• We must rotate our coordinate system so that our z-axis is parallel to the point of rotation of the joint, and the x-axis point to the third joint. To do this, it is enough a rotation of 90°(pi/2) degrees around the x-axis. This is not a variable, but a constant,after the multiplication "disappears". Matrix Rpx1
  • Now we can introduce the angle of the motor. Totally similar to the first motor, but this time the variable is called t2 Matrix RZ2
  • The matrix M2(attached at the top of the shaft of motor 2) is given by multiplication from the first matrix M2=M1*T1*Rpx1*Rz2
  • ... and now go on until the last arm

If you look the 4th column, it gives you exactly the position of the top of the motor in our absolute coordinate system. (the second motor has still no effect for the position)

Here the set of instructions for Maxima. The first set of instructions are the definition of the matrix (they can be run at once), the second are their multiplication (to run arm for arm, the comment mess the syntax, or delete the void row with comments):

 
 T0:matrix([1,0,0,0],[0,1,0,0],[0,0,1,H],[0,0,0,1]);
Rz1:matrix([cos(t1),-sin(t1),0,0],[sin(t1),cos(t1),0,0],[0,0,1,0],[0,0,0,1]);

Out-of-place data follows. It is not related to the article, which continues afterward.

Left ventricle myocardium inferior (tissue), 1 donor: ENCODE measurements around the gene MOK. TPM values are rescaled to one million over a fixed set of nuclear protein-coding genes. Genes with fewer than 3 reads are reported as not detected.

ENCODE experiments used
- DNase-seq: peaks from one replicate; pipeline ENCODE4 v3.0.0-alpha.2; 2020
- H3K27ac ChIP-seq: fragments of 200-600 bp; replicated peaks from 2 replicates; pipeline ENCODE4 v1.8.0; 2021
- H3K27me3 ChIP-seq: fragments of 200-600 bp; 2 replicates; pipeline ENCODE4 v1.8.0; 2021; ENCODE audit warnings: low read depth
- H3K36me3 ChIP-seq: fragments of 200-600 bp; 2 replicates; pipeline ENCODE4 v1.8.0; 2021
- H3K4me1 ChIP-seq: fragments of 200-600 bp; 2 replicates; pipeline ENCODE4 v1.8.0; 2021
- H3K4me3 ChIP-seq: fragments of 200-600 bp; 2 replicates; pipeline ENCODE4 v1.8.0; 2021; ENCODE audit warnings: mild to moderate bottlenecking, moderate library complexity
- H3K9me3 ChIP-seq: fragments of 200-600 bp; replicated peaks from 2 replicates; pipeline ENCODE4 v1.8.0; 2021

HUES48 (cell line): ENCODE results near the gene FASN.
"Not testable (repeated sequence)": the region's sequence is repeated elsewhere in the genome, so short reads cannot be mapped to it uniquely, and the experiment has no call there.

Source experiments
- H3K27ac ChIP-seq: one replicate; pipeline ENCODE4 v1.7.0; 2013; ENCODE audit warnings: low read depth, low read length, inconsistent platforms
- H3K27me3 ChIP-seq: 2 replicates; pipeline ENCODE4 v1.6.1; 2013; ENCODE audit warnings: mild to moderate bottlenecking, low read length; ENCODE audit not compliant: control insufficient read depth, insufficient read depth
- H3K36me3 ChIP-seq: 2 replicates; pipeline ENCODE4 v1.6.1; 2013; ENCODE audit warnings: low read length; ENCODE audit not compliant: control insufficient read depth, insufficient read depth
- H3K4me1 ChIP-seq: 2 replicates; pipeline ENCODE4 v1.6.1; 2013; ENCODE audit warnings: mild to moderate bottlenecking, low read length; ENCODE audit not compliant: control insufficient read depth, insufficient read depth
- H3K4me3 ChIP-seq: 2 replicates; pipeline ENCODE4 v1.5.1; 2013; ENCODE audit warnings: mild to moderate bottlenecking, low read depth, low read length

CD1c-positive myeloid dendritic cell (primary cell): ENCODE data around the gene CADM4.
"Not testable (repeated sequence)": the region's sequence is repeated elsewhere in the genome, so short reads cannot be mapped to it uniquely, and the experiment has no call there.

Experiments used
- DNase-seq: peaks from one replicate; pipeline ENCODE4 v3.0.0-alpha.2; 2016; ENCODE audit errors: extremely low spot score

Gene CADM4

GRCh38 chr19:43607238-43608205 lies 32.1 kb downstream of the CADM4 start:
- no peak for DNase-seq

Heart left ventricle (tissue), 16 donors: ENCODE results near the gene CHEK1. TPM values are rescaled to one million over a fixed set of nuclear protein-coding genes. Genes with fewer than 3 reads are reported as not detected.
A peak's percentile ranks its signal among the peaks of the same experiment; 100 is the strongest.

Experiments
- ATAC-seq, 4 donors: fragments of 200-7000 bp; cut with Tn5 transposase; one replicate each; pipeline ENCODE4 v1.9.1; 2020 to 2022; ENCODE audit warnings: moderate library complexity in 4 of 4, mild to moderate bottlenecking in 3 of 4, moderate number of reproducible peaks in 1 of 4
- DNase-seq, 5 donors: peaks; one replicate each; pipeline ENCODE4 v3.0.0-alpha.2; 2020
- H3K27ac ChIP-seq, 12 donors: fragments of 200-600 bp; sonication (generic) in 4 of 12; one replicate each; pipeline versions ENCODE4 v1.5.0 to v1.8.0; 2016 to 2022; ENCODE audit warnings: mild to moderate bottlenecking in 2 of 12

T1x:matrix([1,0,0,_x],[0,1,0,_y],[0,0,1,_z],[0,0,0,1]);
T1:matrix([1,0,0,a1],[0,1,0,0],[0,0,1,d1],[0,0,0,1]);
Rpx1:matrix([1,0,0,0],[0,0,-1,0],[0,1,0,0],[0,0,0,1]);
Rz2:matrix([cos(t2),-sin(t2),0,0],[sin(t2),cos(t2),0,0],[0,0,1,0],[0,0,0,1]);
T2x:matrix([1,0,0, _x],[0,1,0,_y],[0,0,1,_z],[0,0,0,1]);
T2:matrix([1,0,0,a2],[0,1,0,0],[0,0,1,0],[0,0,0,1]);
Rz3:matrix([cos(t3),-sin(t3),0,0],[sin(t3),cos(t3),0,0],[0,0,1,0],[0,0,0,1]);
T3x:matrix([1,0,0,_x],[0,1,0,_y],[0,0,1,_z],[0,0,0,1]);
T3:matrix([1,0,0,a3],[0,1,0,0],[0,0,1,0],[0,0,0,1]);
Rpy3:matrix([0,0,1,0],[0,1,0,0],[-1,0,0,0],[0,0,0,1]);
Rz4:matrix([cos(t4),-sin(t4),0,0],[sin(t4),cos(t4),0,0],[0,0,1,0],[0,0,0,1]);
T4x:matrix([1,0,0,_x],[0,1,0,_y],[0,0,1,_z],[0,0,0,1]);
T4:matrix([1,0,0,0],[0,1,0,0],[0,0,1,d4],[0,0,0,1]);
Rpy4:matrix([0,0,-1,0],[0,1,0,0],[1,0,0,0],[0,0,0,1]);
Rz5:matrix([cos(t5),-sin(t5),0,0],[sin(t5),cos(t5),0,0],[0,0,1,0],[0,0,0,1]);
T5x:matrix([1,0,0,_x],[0,1,0,_y],[0,0,1,_z],[0 ,0,0,1]);
T5:matrix([1,0,0,a5],[0,1,0,0],[0,0,1,0],[0 ,0,0,1]);